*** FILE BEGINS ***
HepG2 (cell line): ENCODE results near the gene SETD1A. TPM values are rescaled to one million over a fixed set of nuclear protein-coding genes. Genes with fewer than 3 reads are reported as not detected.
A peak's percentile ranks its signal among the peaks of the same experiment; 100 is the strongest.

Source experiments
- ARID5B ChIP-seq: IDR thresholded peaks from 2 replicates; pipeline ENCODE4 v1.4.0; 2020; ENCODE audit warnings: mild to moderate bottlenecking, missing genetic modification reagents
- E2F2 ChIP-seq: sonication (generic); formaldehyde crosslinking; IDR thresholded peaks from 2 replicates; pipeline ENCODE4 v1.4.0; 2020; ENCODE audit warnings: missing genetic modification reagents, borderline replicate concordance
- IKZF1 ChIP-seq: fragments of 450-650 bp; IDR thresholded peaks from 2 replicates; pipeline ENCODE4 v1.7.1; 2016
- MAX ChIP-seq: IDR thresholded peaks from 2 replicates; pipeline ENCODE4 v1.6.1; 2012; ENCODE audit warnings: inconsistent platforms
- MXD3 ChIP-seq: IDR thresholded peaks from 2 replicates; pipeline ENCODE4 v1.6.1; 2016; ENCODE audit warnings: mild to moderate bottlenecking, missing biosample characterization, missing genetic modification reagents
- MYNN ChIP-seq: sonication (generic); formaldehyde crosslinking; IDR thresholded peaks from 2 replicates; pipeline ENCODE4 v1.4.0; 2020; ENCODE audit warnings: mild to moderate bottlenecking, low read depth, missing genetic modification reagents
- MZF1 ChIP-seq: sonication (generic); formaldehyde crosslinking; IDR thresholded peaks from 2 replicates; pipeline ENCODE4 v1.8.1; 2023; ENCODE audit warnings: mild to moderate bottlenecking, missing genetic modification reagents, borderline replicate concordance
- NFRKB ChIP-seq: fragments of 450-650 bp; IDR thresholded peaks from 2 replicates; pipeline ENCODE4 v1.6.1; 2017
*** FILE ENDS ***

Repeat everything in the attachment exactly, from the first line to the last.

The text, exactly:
HepG2 (cell line): ENCODE results near the gene SETD1A. TPM values are rescaled to one million over a fixed set of nuclear protein-coding genes. Genes with fewer than 3 reads are reported as not detected.
A peak's percentile ranks its signal among the peaks of the same experiment; 100 is the strongest.

Source experiments
- ARID5B ChIP-seq: IDR thresholded peaks from 2 replicates; pipeline ENCODE4 v1.4.0; 2020; ENCODE audit warnings: mild to moderate bottlenecking, missing genetic modification reagents
- E2F2 ChIP-seq: sonication (generic); formaldehyde crosslinking; IDR thresholded peaks from 2 replicates; pipeline ENCODE4 v1.4.0; 2020; ENCODE audit warnings: missing genetic modification reagents, borderline replicate concordance
- IKZF1 ChIP-seq: fragments of 450-650 bp; IDR thresholded peaks from 2 replicates; pipeline ENCODE4 v1.7.1; 2016
- MAX ChIP-seq: IDR thresholded peaks from 2 replicates; pipeline ENCODE4 v1.6.1; 2012; ENCODE audit warnings: inconsistent platforms
- MXD3 ChIP-seq: IDR thresholded peaks from 2 replicates; pipeline ENCODE4 v1.6.1; 2016; ENCODE audit warnings: mild to moderate bottlenecking, missing biosample characterization, missing genetic modification reagents
- MYNN ChIP-seq: sonication (generic); formaldehyde crosslinking; IDR thresholded peaks from 2 replicates; pipeline ENCODE4 v1.4.0; 2020; ENCODE audit warnings: mild to moderate bottlenecking, low read depth, missing genetic modification reagents
- MZF1 ChIP-seq: sonication (generic); formaldehyde crosslinking; IDR thresholded peaks from 2 replicates; pipeline ENCODE4 v1.8.1; 2023; ENCODE audit warnings: mild to moderate bottlenecking, missing genetic modification reagents, borderline replicate concordance
- NFRKB ChIP-seq: fragments of 450-650 bp; IDR thresholded peaks from 2 replicates; pipeline ENCODE4 v1.6.1; 2017